Background: Participant recruitment, especially for frail elderly hospitalized patients, remains one of the greatest challenges for many research groups. Traditional recruitment methods such as chart reviews or word of mouth notifications for patients in the inpatient setting are often inefficient, low-yielding, time consuming and expensive. Silent Best Practice Alert (BPA) systems have previously been used to improve clinical care but not in clinical research. Objective: This pilot project examined a new EPIC BPA system developed to identify potentially eligible participants in real time to help research teams maximize recruitment accuracy and efficiency of resources. We hypothesized that this tool would reduce the daily screening time, the number of missed potential participants as well as the overall cost needed to recruit the targeted number of patients. Methods: The BPA system was jointly developed by a clinical research and electronic medical records implementation/management team at Partners Healthcare. The was developed and pilot tested in an observational clinical trial to enroll patients admitted for acute exacerbation of chronic pulmonary disease (COPD). We compared the BPA system with our usual method of patient identification (chart reviews and word of mouth referrals) and evaluated for daily screening time, number of missed potential participants as well as the overall cost needed to recruit the targeted number of patients. Results: 559 potentially eligible patients were identified through the two screening methods compared. Of those, 460 patients were identified by both methods, with 99 found by just the Epic Workbench Method and 42 identified by just the silent BPA method. Of the 99 identified by the Epic Workbench, only 12 (12.12%) were considered eligible. Of the 42 identified by the silent BPA method, 30 (71.43%) were considered eligible. A total of 319 “Eligible” patients were identified, and of those 60 participants enrolled in the Emerald-COPD Study. Since implementation, the silent BPA system has found an equivalent of 3 additional patients per week. From the comparison, the silent BPA screening method was shown to be approximately 4 times (23.58%) faster than our previous screening method, projected to save 442.5 hours over the duration of the study. Conclusions: Automation of the recruitment process has allowed us to identify potential participants in real time and avoid missing patients. Silent BPA screening is a considerably faster method which allows for more efficient use of resources. This innovative and instrumental functionality can be specified to the needs of other research studies hoping to utilize the electronic medical records system for participant recruitment.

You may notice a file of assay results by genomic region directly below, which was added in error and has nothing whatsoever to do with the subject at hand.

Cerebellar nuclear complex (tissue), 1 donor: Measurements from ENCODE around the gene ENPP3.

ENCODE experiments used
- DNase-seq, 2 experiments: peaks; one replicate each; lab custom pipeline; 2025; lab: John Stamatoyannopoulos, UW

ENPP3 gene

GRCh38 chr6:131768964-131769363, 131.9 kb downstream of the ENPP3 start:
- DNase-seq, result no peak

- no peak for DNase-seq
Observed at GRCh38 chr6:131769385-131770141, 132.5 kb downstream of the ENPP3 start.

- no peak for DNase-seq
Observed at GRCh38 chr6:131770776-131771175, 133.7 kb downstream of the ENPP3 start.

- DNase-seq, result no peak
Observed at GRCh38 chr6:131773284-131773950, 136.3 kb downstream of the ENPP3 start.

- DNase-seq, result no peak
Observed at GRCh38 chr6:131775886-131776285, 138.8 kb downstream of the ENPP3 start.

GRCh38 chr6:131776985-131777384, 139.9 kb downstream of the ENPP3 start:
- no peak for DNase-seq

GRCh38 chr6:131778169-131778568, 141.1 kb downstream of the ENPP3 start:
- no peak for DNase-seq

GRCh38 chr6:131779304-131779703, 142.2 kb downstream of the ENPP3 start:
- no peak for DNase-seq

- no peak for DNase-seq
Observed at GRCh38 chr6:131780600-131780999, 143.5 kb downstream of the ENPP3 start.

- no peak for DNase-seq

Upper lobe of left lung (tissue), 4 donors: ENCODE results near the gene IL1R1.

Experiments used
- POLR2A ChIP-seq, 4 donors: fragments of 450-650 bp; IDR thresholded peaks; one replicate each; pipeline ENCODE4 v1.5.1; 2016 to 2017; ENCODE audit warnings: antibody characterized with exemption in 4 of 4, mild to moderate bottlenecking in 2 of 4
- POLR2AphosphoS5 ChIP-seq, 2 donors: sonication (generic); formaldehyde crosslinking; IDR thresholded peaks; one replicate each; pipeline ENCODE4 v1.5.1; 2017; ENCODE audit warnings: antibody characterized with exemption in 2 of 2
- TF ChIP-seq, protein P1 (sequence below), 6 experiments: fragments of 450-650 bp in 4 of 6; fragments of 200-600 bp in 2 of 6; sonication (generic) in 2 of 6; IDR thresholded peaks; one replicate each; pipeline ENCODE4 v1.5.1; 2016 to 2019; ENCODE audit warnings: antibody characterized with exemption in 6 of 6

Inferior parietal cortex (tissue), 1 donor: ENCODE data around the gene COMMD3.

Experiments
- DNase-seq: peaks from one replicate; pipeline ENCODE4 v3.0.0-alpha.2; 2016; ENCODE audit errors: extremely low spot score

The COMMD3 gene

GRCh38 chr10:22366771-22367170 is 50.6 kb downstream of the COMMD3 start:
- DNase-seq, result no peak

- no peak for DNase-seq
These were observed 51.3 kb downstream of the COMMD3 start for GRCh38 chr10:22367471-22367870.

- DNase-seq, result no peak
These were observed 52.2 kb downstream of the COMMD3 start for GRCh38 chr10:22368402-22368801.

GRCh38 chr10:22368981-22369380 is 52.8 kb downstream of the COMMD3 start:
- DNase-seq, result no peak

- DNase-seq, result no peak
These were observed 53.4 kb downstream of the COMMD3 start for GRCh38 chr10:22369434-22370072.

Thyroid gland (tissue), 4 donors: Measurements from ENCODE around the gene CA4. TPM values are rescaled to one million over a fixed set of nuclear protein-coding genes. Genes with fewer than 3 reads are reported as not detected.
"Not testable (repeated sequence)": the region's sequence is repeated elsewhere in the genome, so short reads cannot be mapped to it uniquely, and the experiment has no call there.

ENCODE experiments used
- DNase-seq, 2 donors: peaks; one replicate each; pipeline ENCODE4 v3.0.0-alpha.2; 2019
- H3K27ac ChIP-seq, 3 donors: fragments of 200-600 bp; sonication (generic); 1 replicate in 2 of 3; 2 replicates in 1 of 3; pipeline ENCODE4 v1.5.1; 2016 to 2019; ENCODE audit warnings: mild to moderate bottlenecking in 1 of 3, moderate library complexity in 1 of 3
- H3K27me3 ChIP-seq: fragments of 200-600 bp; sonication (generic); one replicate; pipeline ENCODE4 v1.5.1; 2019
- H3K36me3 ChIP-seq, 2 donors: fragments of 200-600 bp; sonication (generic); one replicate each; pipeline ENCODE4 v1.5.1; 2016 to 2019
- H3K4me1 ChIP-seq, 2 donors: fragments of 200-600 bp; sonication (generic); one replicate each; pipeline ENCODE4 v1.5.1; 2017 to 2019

• The construction principles, approaches, design considerations, and representation challenges of an ontology-based knowledge base prototype: OntoKBCF

    Date Submitted: Jan 29, 2018

    Open Peer Review Period: Jan 30, 2018 - Mar 27, 2018

    Ontology is a key enabling technology for the Semantic Web. Web Ontology Language (OWL) is the semantic markup language for publishing and sharing data via ontologies on the Web. OntoKBCF is an ontolo...

    Ontology is a key enabling technology for the Semantic Web. Web Ontology Language (OWL) is the semantic markup language for publishing and sharing data via ontologies on the Web. OntoKBCF is an ontology-based knowledge base prototype built in OWL to supply customizable molecular genetics information and health information about cystic fibrosis via EHR interfaces. This paper introduces the construction principles, approaches, design considerations, and representation challenges we faced in the construction of OntoKBCF. More specifically, we examine: (1) what is included in OntoKBCF; (2) how we organized and represented complicated knowledge facts by utilizing basic atomic concepts in a formal and machine-processable manner; (3) how the knowledge facts (i.e., known facts with straightforward or complicated statements) can be made automatically usable via an electronic health record system prototype; and 4) why we constructed OntoKBCF in this way. The main challenges include representing: (1) patient groups comprehensively; (2) uncertain knowledge, ambiguous concepts, and negative statements; and (3) more complicated and detailed molecular mechanisms or pathway information about cystic fibrosis. Although cystic fibrosis is utilized as an example, OntoKBCF should be able to be expanded in a straightforward manner based on its current structure. The construction principles can be referenced for building other human monogenetic diseases knowledge bases.